Wrinkles always develop in the final days of legislative sessions. Among those developing this year:
* SCHOOL CONSOLIDATION: Tea Party Rep. Jon Hubbard caught the administration off guard today by winning House committee approval of his bill to require that test scores and finances, not just the 350-student enrollment minimum, be considered in school district consolidation. It's a sop to the consolidated Weiner School District near Jonesboro. It's also a free ticket right back to court because it kicks sand in the case of the Lakeview decision, would be more expensive to the state and open a whole box full of Pandoras concerning the five dozen districts consolidated in recent years. Will the House pass it? Surely the grownups on Jimmy Jeffress' Senate Education Committee won't. Or will they? Complication. UPDATE: I asked Senate Education Chair Jeffress his opinion of the bills chances in the Senate: "Not a chance!!!!" Jeffress earlier dropped a school funding bill that competed with the Beebe-backed House bill. Jeffress wanted more money for transportation costs; he won a promise for a $500,000 gubernatorial fund to which districts with unusual needs could apply for subsidies.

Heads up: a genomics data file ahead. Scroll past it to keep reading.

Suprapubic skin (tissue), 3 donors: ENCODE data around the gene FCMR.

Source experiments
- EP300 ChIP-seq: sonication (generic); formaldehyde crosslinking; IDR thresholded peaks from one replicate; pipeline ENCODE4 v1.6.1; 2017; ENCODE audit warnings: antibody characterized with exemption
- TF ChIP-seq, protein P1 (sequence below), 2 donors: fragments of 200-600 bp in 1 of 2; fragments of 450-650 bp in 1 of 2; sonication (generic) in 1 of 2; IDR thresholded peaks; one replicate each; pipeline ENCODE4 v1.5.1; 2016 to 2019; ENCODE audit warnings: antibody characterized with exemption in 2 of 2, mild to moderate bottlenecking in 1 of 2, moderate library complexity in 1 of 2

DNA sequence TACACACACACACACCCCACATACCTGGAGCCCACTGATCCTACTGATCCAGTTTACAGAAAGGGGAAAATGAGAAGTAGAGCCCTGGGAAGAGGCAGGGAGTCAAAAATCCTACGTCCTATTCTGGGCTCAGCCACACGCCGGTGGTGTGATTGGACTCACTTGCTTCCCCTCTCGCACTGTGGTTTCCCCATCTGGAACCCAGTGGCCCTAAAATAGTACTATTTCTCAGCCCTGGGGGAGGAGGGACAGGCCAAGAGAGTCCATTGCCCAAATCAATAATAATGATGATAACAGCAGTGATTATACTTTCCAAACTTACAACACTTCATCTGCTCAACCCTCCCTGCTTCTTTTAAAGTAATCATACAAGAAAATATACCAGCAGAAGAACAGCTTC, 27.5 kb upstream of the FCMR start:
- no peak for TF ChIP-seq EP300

* APPORTIONMENT: The governor so far has had a hard time getting Joint Budget approval for his proposal for spending on legislative redistricting. The matter has been complicated by a misleading data sheet prepared by Secretary of State Mark Martin designed to make the governor look like a spendthrift. Martin is double counting some money put in both 2011 and 2012 fiscal years because it's not clear when the work will be done. But all that money wont' be spent. Martin wants to make the governor look bad because the governor wants DF&A, not the secretary of state, overseeing the spending. Martin will kick his own self in the behind if he stymies the governor's proposal because ALL his apportionment money, except for $200,000 the governor provided on an emergency basis, is scheduled for the next fiscal year. In other words, Martin can't do much work now and the push has been for a speedy resolution of new districts.